Vuvuzelas spark debate

FORMER QT sports writer Lee Gaskin admits to becoming more than a bit vuvu-zealous since touching down in South Africa for the World Cup.

The traditional African instrument – called the vuvuzela – has drawn plenty of criticism over the first week of the tournament – namely for being too loud and distracting players and fans watching at home on TV.

But Mr Gaskin, who has already been to games in Cape Town, Durban and Rustenburg, said those who were immersed in the passion and excitement of the World Cup were taking to the vuvuzela like lions to exhausted wildebeest.

“You can’t ban the vuvuzela,” he said after returning from a big night out in Johannesburg. “They are interesting things – certainly very loud and they make it hard to hear anything – but they give the whole tourna- ment a real African feel.”

Mr Gaskin, who now works for the Canberra Times, is Australian but was supporting New Zealand at Rustenburg earlier this week because his father is originally a Kiwi.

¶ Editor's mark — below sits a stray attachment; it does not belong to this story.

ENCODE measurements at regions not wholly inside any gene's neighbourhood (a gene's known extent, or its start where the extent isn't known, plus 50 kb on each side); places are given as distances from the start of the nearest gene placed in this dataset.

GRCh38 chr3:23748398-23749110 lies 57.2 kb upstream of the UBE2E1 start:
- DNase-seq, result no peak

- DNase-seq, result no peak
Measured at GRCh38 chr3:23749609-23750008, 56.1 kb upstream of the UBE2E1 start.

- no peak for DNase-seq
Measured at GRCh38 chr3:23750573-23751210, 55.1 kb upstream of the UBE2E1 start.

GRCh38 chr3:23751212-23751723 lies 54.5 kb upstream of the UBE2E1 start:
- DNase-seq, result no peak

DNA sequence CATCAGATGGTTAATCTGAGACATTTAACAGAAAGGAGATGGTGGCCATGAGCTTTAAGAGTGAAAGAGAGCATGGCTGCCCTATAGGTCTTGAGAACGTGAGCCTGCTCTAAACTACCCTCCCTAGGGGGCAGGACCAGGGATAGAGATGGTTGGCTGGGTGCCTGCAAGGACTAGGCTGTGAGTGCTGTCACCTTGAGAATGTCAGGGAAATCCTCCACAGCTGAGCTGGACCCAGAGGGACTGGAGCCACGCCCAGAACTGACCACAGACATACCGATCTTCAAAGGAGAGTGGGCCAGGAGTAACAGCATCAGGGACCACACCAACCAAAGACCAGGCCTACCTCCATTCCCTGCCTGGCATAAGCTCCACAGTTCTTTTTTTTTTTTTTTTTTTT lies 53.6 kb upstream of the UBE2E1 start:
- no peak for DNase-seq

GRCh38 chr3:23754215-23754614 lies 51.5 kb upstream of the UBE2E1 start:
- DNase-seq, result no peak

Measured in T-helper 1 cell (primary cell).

“I bought a vuvuzela for about $16 (Australian) at the New Zealand versus Slovakia game; it really adds to the atmosphere when your team is on the attack. The crowd went ballistic when the All Whites scored the equaliser in injury time.”

Any vuvu-zealots stuck in Ipswich for the World Cup will have to go online if they want to recreate the noisy South African atmosphere in their own home.

The QT put numerous inquiries to local retailers regarding the availability of vuvuzelas, most of which were greeted with mystified, far off looks. But there’s no shortage of vuvu-related fun to be had on the internet.

There’s even a site called vuvuzela-time.co.uk, which allows you to view any normal internet site with the added bonus of being able to hear a hundred thousand screaming vuvuzelas through your speakers.

On the other side of the equation, website banvuvuzela.com has started an online petition where 87,123 people have voted for the stadium horns to be banned from the World Cup.



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